A DECREASE IN PESTICIDE USE MAY RESULT IN DECLINE IN RESISTANCE LEVELS
■ Moreover, the number of generations required to revert to the original level of susceptibility varies based on the initial level of resistance to a particular pesticide. As such, a decrease in pesticide use may result in a decline in resistance levels and increasing potential for susceptibility. The level of resistance may affect how rapidly pest populations (based on the number of generations) revert to being susceptible.
For example, strains of insect and/or mite pests possessing “low levels” of resistance to a given pesticide may revert more rapidly to a susceptible level compared to individuals or strains with a higher level of resistance to the same pesticide (and mode of action).
However, highly resistant strains may never revert to previous susceptible levels or it may take an extended period of time or many generations, and minimal pesticide exposure, for these populations to revert to being susceptible again to the same pesticide. In fact, strains of insect or mite pests possessing a “high level” of resistance to a particular pesticide may never revert to being completely susceptible.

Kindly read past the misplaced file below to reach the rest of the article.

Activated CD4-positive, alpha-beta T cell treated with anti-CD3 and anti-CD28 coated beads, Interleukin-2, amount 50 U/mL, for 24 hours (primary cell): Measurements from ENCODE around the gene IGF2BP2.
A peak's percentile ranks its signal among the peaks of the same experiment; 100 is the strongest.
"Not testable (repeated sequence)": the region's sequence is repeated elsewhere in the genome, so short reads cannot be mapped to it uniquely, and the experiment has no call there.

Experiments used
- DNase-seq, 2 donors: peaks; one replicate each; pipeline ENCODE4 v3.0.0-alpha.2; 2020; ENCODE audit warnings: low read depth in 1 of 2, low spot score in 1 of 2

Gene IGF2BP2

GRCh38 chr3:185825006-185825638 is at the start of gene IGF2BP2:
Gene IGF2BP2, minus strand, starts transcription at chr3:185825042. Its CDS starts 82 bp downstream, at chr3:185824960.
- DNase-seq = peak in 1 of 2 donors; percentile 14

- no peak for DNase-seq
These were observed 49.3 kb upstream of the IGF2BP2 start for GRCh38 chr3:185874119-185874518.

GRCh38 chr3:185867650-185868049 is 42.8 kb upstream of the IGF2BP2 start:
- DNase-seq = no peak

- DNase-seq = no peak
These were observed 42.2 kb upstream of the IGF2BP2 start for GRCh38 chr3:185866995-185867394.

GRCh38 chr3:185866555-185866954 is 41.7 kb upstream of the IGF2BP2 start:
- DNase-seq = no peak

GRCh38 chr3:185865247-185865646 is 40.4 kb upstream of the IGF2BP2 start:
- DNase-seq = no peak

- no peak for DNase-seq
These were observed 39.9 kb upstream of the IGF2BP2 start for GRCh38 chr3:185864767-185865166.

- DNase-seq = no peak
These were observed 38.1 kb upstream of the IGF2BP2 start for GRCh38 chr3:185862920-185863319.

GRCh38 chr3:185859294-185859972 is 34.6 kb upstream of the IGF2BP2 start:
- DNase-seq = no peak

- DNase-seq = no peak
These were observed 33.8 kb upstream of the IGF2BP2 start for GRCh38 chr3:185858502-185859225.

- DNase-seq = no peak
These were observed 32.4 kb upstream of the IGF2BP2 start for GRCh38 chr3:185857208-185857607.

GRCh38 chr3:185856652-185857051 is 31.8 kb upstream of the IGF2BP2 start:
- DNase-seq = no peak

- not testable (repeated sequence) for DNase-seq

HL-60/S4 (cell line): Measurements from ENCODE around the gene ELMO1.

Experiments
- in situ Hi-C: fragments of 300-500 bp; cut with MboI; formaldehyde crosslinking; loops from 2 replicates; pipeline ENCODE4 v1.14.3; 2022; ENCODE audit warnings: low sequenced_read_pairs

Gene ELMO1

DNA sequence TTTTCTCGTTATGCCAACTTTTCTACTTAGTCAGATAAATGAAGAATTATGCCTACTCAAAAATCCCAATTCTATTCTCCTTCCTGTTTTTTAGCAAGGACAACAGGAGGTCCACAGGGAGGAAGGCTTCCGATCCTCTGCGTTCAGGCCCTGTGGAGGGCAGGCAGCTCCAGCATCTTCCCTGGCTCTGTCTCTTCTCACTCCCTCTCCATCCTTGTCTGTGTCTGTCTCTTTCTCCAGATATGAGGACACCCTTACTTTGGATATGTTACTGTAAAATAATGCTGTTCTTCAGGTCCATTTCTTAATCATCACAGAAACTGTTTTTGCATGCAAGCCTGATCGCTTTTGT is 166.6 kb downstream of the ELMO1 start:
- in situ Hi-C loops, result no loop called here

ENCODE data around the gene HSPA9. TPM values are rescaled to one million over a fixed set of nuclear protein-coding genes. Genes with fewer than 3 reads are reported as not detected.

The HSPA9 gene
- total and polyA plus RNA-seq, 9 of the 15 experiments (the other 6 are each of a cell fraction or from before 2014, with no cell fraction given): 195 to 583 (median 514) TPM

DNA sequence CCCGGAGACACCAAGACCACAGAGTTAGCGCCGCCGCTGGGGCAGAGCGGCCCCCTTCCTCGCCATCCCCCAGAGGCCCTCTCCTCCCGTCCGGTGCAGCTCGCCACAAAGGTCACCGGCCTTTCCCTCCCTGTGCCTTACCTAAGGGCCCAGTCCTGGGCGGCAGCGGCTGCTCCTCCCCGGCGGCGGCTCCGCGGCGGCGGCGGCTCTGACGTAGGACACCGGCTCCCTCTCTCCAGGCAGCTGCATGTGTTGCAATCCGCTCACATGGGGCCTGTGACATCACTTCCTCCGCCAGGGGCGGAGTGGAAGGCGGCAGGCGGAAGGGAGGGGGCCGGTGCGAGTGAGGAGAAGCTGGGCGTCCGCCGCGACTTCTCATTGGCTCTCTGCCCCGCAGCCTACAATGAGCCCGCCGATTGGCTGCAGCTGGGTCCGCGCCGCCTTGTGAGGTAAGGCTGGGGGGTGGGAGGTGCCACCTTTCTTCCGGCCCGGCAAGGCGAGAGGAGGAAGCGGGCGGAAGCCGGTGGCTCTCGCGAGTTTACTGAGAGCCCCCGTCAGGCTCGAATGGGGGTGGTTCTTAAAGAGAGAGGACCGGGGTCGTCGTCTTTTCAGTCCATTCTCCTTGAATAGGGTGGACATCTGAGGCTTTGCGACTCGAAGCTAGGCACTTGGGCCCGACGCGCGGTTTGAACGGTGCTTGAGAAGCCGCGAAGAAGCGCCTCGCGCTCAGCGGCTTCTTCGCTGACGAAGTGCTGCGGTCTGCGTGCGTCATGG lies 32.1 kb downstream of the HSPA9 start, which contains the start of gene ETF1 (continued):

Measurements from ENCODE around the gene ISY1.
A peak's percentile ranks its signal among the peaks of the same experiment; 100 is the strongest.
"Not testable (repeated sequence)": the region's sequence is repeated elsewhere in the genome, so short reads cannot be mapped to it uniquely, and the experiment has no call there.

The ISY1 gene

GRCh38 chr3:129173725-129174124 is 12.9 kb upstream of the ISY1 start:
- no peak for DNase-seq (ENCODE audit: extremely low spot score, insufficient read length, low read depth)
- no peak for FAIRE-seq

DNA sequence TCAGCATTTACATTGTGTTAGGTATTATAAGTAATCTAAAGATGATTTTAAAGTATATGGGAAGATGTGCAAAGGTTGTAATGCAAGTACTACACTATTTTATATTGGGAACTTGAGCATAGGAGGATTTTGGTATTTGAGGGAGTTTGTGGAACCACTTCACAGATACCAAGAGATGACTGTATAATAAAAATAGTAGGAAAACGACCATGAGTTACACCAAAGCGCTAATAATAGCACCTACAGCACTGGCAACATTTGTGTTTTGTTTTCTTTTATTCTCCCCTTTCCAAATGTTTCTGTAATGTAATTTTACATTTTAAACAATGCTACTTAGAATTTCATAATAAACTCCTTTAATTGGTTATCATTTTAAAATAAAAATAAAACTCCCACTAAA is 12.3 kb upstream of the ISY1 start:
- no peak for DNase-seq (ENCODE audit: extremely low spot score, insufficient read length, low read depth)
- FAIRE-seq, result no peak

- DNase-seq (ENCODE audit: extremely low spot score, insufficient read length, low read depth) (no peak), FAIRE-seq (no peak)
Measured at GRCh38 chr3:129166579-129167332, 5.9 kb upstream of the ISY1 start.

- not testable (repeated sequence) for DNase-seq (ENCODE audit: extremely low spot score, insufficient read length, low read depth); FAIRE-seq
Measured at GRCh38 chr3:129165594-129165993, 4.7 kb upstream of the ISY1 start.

In general, field populations of pesticide-resistant pests may revert to a susceptible level when reared in a laboratory, in the absence of selection pressure.
ASSESSING THE STABILITY OF RESISTANT GENES
■ Another consideration is the stability of resistance. Stability refers to how “fixed” in the pest population are resistant genes, which typically results in a high proportion of resistant individuals.
Furthermore, stability of resistance is governed by the type of selection pressure or mode of action of pesticides applied.
In addition, the stability of resistance may be influenced by the presence or absence of migrating susceptible individuals and fitness costs.
Immigration of susceptible individuals from untreated areas is important in reducing the rate of resistance developing and enhancing the reversion rate to susceptibility; however, this is contingent on selection pressure also being reduced.
The unstable nature of resistance in a pest population oftentimes results in reversion to susceptibility when selection pressure is relaxed.
Moreover, this will only occur if migrating individuals originate from untreated weeds or crops, whereas if migrating individuals come from treated crops, this would likely cause (or delay) reversion to proceed more slowly.
The immigration of susceptible individuals might enhance the rate of reversion although the presence of “actual” susceptible individuals may be rare. This is especially true in greenhouses compared to the outdoor field environments, because field populations of insect and mite pests typically don’t reach the extreme levels of resistance that may be encountered in greenhouses.